Researchers at Newcastle University have identified a major vulnerability in Visa’s contactless cards that could allow hackers to steal huge amounts of money from users’ accounts without their knowledge.
Contactless credit cards allow users in the UK to make transactions that cost less than £20 without entering their PIN, speeding up the process and improving customer convenience. However researchers have found that the limitation on the amount can be increased by changing the default currency into a new one.
Using this method, hackers can set up a rogue point of sale (POS) terminal on a cellphone or another system similar to the one placed illegally on ATMs, and can enter any amount for the transaction.
Since all the security checks are done on the card and not on the terminal, there is hardly anything to raise suspicion at this point of the transaction. A criminal can pre-set the amount, bump their mobile phone against someone’s pocket, or swipe their phone over a purse and get the transaction approved. When the researchers tested this method, most transactions were approved in almost a second.
Researcher Martin Emms admitted that his team hadn’t tested the processes at the back end. He appreciated the fact that banks have several security measures in place to protect their users and prevent fraud; however, the recent discovery has unraveled a major flaw in the payment system.
With just a cellphone, the researchers managed to create a POS terminal capable of reading a credit card through a pocket or wallet. When this rogue POS terminal is touched against the credit card, the card will supply a code and the transaction will be approved. This code will then be sent to the financial institution to release the funds.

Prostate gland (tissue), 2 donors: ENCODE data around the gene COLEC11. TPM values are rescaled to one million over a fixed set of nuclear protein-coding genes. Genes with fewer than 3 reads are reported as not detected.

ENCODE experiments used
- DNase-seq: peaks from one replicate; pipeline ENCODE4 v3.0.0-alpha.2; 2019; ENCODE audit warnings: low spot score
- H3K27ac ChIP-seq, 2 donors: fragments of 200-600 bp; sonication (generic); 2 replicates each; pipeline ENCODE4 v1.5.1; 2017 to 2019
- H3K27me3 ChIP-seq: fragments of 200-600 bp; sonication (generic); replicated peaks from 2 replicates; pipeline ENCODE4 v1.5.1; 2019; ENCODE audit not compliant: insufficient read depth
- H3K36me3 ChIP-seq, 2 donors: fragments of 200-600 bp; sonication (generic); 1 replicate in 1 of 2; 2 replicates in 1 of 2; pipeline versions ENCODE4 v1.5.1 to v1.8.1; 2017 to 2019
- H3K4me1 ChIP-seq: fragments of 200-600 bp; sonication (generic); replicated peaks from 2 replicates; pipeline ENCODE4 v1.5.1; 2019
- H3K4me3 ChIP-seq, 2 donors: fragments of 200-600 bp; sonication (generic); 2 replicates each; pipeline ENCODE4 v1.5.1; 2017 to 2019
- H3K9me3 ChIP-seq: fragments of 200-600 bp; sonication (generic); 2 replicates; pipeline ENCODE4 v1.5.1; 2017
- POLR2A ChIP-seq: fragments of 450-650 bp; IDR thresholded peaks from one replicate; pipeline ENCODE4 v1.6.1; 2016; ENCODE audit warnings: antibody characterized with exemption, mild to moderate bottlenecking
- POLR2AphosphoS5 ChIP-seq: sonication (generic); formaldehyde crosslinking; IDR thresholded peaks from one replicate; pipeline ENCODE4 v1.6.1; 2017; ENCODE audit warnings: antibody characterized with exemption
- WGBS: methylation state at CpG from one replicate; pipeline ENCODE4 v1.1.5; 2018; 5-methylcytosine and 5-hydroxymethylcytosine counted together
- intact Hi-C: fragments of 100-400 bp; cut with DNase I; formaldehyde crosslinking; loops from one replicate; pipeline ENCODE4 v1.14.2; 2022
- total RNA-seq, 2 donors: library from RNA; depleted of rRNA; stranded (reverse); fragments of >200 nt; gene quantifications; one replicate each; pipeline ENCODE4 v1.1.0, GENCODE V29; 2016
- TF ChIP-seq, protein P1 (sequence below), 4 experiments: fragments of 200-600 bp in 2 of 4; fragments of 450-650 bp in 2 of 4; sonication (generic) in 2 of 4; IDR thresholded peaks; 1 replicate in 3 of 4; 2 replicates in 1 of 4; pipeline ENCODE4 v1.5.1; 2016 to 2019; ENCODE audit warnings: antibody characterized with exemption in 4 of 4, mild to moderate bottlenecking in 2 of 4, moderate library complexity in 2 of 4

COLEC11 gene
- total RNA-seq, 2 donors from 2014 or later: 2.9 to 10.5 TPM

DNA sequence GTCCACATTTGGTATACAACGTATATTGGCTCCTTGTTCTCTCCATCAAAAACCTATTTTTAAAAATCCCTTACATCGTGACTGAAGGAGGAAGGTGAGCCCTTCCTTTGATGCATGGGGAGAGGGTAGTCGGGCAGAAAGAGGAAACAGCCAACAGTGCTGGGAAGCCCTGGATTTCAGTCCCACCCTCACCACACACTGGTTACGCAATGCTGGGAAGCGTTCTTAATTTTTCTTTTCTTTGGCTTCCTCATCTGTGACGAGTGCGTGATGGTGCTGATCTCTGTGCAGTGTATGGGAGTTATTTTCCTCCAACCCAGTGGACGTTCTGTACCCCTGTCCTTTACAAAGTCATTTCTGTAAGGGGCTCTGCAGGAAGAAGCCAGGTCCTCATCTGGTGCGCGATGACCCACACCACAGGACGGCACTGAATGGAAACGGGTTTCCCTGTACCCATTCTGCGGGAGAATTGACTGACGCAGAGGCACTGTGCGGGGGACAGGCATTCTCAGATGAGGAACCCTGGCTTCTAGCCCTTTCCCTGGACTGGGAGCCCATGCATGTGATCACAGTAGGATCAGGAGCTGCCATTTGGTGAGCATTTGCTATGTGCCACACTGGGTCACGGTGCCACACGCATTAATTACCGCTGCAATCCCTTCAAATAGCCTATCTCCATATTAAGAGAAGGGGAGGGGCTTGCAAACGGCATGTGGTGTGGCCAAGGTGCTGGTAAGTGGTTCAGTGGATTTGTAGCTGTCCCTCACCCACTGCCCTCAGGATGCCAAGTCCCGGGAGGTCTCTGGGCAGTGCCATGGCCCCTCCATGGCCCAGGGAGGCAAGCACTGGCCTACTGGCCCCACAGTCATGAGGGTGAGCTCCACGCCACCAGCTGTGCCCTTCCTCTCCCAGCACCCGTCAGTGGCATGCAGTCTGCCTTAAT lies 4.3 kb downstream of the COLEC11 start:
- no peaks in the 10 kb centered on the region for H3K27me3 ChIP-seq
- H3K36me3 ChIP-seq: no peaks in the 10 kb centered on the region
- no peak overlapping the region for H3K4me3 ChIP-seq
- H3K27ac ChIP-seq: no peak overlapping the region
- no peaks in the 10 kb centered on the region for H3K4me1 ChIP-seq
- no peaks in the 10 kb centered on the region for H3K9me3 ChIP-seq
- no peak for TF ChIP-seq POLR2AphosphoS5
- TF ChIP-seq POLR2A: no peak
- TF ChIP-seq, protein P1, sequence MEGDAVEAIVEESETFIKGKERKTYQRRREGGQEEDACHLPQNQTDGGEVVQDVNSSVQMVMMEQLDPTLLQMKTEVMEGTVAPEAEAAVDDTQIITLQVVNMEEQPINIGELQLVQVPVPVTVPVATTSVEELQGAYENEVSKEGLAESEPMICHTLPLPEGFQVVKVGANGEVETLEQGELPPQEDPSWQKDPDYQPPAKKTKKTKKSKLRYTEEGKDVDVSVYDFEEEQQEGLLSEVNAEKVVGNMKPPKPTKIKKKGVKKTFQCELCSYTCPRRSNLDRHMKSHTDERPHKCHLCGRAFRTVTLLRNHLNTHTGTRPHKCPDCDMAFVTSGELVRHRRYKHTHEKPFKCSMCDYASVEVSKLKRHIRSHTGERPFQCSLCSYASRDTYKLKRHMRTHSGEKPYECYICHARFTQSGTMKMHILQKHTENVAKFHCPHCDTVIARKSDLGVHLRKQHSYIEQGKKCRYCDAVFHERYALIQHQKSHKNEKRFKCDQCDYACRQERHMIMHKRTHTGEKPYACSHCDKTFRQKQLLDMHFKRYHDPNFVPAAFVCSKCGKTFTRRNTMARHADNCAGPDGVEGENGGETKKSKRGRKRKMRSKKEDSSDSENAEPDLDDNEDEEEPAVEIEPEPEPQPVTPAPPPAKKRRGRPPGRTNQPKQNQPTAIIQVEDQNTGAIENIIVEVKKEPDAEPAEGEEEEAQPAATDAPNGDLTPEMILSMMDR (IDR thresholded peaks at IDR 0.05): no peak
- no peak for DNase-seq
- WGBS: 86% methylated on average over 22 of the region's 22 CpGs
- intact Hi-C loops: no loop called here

By carrying out these transactions offline, criminals can avoid further security checks. The existing system requires the card to verify itself; however, the point of sale terminal is not required to authenticate itself.
“This lends itself to multiple attackers across the world collecting small transactions of perhaps €200 at a time for a central rogue merchant who could be located anywhere in the world,” said Emms.
“This previously undocumented flaw around foreign currency, combined with the lack of POS terminal authentication and the ease of skimming contactless credit cards, makes the system more vulnerable to high-value attacks.”
The contactless credit cards issued by Visa may approve cash transactions in foreign currency of up to 999,999.99. To make the transaction appear legitimate, all a criminal has to do is be present at a place such as the London underground or an airport where different currencies are used all the time.
Since cyber criminals are exploring all possible ways to break into the system, they will exploit this vulnerability sooner or later. The researchers also said that the payment protocol does not clearly mention a way in which the banks would handle this inconsistency. However, Visa doesn’t seem to be worried. They said that the researchers hadn’t considered the multiple safeguards they employ to prevent such types of attacks. They also ruled out the possibility of similar attacks being replicated outside the lab.
The researchers presented their findings at the CCS 2014 academic conference in Arizona.